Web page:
The Bodily Self contains a selection of essays on self-consciousness and bodily awareness written over the two decades since The Paradox of Self-Consciousness came out in 1998. All of the papers have been revised, some extensively so, and one appears here for the first time. The Introduction draws out the principal themes running through the volume, and an Afterword points to new directions.

For many philosophers, self-consciousness is closely tied to language. Think of Kant, for example, and “the ‘I think’ that accompanies all my representations”. For Kant, to be conscious of oneself is to be capable of thinking about oneself in a special way. Kant, like many others, took that special way of thinking of oneself to be coeval with the ability to refer to oneself using the first person pronoun “I” (or its equivalent in other languages).

Tuesday, 1 May 2018

How False Memories Can Be a Positive Sign

Today’s post is provided by Project PERFECT Research Fellow Katherine Puddifoot. It introduces the argument of the paper “Epistemic innocence and the production of false memory beliefs” co-authored with Project P.I. Lisa Bortolotti and available open access in Philosophical Studies.

Suppose that your friend tells you an anecdote at a dinner party. She honestly claims to be describing her personal experience but includes details that you told to her after the event. Imagine that your colleague tells you that Tim was at a meeting when he was not but all of the other members of his team were there. Suppose that your brother tells you that he overheard a really good joke on the train the other day, but you are confident that what he is describing is a scene from a recently released film that he has watched. You conclude that he must have imagined being in the scene while watching the film and falsely recalled experiencing the imagined event.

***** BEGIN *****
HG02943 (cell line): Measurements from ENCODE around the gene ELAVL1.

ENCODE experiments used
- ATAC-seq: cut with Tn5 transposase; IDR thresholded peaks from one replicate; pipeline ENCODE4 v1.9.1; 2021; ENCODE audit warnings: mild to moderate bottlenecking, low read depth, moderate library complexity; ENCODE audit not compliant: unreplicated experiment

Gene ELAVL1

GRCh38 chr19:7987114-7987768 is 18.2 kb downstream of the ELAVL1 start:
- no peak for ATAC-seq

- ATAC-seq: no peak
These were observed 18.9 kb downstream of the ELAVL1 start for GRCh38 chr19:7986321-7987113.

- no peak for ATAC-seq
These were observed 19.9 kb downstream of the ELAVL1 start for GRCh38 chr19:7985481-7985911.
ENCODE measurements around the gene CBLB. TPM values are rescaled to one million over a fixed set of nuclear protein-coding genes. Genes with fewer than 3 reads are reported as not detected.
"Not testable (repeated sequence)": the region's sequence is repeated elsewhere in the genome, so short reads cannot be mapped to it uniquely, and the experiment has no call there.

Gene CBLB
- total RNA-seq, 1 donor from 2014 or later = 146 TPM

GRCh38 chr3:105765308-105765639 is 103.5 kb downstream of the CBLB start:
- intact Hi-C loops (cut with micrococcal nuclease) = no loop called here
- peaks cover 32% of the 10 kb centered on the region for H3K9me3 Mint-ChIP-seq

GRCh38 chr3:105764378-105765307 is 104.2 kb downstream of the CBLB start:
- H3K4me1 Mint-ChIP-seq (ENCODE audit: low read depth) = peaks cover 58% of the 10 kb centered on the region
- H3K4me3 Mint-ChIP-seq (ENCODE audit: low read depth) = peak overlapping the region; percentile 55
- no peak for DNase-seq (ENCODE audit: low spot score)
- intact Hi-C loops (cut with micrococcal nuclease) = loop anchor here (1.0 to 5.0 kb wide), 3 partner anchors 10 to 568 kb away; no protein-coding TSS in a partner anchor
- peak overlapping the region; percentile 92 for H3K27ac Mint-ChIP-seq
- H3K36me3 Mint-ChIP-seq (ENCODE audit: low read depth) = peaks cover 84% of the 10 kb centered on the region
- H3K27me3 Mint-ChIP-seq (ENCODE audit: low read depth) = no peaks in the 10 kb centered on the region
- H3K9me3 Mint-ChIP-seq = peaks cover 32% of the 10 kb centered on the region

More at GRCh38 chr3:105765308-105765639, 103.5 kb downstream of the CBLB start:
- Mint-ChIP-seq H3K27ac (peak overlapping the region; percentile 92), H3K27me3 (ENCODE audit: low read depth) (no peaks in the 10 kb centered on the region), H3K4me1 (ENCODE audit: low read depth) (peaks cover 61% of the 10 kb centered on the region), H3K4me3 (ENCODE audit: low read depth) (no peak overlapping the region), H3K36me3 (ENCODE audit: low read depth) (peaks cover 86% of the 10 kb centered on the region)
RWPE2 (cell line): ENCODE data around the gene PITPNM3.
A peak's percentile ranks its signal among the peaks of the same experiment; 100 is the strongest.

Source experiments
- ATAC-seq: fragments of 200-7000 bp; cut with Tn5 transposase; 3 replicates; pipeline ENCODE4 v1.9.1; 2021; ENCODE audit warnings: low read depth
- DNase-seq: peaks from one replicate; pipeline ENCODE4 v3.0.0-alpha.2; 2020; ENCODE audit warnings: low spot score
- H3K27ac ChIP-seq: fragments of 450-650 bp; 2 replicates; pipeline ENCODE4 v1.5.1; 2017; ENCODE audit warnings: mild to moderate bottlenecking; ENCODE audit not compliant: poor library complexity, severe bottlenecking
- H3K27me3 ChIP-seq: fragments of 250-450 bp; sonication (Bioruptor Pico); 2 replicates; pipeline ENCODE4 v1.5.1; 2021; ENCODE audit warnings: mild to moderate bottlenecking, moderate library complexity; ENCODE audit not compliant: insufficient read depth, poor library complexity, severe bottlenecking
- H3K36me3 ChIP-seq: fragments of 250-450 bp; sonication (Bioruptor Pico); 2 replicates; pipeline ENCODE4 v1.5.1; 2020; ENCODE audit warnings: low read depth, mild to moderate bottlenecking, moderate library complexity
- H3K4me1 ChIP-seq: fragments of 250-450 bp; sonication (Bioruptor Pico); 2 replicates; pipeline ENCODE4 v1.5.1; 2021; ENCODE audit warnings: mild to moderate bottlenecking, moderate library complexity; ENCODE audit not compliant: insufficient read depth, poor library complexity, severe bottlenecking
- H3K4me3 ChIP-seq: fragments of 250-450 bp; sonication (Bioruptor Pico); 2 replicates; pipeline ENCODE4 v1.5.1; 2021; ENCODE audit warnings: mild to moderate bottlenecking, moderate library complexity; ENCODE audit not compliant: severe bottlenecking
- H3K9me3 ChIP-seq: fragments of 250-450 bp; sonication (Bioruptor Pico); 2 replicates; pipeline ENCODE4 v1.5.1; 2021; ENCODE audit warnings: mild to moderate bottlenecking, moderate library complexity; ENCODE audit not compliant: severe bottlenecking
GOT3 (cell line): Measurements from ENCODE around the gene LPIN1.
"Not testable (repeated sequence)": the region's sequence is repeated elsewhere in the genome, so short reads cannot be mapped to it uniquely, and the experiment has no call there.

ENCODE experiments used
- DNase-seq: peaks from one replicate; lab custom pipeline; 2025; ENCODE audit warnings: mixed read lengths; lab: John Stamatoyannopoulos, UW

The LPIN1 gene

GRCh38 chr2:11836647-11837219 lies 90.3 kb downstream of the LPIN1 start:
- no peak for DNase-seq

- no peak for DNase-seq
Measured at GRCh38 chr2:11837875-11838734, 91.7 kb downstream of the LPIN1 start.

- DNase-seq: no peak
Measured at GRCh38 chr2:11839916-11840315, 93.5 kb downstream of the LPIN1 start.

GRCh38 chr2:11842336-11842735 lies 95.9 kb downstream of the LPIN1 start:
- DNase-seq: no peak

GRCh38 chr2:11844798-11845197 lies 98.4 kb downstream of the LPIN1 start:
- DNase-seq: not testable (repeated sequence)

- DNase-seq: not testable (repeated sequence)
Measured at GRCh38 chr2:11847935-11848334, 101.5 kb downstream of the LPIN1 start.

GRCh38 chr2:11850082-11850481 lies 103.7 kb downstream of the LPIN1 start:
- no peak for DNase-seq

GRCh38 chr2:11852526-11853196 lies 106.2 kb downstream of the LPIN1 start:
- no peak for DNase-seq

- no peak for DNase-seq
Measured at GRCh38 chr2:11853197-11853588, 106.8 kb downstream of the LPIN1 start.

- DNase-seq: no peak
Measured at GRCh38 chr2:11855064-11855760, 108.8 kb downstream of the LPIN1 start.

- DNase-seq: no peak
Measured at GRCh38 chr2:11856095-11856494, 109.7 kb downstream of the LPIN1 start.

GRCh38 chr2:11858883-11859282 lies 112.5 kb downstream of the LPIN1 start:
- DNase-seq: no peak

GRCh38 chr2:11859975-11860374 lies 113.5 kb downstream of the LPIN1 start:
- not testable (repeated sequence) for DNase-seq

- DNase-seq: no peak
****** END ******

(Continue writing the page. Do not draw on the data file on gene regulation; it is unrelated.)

In each of these cases, a person has made a memory error. They have a false memory belief about an event in the past: misremembering who supplied some information, misremembering someone being in a meeting because others relevantly related to them were, or misremembering that something that was merely imagined really occurred. The errors correspond to three errors commonly discussed in the cognitive science literature: the misinformation effect, the DRM illusion and imagination inflation.

A natural response to memory errors of this type is to lower the trust that you place in the person providing the inaccurate information. It is also natural to be pessimistic about whether the person displaying the errors is generally a good source of information, at least about the past. One might conclude on the basis of evidence of memory errors of this type that other people are more likely to be good source of information than the person who made the error.

However, in a recent paper by myself and Lisa Bortolotti, we emphasise the bright side of the memory errors. We show how research from the cognitive sciences implies that the memory errors are the result of the ordinary operation of cognitive mechanisms that often allow us to gain knowledge and understanding and to utilise the information that we have about the world. Building on the cognitive science, we claim that the cognitive mechanisms that produce the memory errors are epistemically innocent.

A cognitive mechanism is epistemically innocent if it brings epistemic costs, preventing the epistemic agent from achieving goals like acquiring new true beliefs, increasing coherence between existing beliefs, gaining and properly using information, but it also brings significant epistemic benefits that would not otherwise be accrued.